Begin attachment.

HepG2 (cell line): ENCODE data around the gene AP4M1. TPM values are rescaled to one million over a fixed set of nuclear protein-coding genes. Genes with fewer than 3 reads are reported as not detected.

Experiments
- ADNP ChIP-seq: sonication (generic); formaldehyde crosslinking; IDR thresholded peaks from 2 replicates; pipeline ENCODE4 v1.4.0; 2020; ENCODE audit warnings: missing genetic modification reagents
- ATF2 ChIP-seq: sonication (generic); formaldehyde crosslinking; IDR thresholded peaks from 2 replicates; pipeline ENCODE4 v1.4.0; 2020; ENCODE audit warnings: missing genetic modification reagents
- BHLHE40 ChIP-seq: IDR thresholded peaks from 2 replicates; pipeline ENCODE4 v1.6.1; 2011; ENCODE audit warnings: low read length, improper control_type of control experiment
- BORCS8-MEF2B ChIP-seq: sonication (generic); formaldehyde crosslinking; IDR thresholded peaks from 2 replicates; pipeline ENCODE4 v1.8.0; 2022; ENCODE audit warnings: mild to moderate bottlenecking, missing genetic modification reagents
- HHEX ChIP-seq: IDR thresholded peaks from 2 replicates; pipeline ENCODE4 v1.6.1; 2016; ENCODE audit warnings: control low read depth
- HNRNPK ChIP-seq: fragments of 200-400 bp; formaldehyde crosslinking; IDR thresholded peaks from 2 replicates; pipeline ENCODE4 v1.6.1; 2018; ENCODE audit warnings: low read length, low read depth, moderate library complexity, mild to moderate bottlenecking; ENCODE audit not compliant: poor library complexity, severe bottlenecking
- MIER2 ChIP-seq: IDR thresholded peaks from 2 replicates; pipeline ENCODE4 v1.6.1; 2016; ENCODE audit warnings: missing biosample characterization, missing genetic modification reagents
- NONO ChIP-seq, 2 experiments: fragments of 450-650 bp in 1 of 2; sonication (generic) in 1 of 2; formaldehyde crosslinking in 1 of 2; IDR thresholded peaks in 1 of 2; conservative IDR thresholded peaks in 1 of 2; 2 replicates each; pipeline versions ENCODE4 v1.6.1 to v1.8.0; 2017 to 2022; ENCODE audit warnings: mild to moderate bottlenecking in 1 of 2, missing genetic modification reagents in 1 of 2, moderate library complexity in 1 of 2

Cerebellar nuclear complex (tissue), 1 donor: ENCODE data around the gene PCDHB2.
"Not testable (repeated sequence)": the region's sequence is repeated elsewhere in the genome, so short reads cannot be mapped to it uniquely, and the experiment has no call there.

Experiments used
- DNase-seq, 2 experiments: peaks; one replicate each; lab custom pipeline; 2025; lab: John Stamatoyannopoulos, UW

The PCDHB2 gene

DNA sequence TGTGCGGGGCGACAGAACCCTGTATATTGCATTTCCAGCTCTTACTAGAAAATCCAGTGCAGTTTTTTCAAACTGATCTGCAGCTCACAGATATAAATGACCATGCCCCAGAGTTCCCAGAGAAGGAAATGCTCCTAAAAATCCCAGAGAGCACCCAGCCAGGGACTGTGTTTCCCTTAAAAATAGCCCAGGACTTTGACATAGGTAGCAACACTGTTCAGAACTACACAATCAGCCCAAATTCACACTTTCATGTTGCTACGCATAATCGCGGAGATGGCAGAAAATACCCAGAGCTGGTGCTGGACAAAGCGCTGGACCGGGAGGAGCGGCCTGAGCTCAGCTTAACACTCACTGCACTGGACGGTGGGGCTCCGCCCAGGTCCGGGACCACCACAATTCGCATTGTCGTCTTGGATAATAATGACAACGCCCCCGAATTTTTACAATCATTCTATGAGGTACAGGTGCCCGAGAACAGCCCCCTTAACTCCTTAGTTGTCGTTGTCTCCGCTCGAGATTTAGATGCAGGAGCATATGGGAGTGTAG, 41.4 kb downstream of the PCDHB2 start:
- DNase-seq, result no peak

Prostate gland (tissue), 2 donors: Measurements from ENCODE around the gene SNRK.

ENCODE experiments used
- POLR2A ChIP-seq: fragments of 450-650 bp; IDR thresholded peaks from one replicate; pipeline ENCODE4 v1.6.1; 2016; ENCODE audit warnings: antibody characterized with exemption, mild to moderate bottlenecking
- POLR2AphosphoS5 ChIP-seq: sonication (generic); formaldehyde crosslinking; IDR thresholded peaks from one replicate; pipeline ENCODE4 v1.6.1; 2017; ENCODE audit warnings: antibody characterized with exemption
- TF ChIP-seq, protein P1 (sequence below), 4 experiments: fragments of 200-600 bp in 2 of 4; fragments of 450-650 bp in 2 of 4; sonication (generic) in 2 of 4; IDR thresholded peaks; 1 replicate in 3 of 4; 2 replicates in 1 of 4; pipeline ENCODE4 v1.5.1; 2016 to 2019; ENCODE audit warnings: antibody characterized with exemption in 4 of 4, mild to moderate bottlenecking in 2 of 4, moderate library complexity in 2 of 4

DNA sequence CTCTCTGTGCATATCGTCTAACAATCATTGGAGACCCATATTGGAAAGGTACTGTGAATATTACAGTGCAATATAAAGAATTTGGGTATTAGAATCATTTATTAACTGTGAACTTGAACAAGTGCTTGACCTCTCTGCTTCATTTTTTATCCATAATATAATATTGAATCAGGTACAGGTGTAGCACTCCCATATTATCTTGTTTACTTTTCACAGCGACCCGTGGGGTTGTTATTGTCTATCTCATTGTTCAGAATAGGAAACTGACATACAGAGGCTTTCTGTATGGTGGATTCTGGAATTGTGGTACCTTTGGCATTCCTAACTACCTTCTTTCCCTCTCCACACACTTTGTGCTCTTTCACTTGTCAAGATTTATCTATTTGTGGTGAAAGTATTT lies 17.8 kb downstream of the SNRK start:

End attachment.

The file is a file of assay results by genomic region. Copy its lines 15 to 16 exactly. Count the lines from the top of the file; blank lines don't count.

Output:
The PCDHB2 gene

DNA sequence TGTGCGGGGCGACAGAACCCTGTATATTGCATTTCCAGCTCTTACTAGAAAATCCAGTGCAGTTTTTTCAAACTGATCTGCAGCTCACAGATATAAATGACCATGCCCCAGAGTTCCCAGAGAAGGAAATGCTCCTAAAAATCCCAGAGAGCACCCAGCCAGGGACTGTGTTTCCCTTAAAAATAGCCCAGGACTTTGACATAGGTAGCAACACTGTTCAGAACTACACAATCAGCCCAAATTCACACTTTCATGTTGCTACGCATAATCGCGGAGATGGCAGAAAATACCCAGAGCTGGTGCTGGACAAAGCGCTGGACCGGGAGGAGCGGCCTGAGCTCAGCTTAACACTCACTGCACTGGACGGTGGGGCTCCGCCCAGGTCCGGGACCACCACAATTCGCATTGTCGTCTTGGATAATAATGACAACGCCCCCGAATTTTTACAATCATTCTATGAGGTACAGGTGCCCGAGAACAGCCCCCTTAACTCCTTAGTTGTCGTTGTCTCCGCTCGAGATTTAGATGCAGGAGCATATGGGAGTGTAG, 41.4 kb downstream of the PCDHB2 start: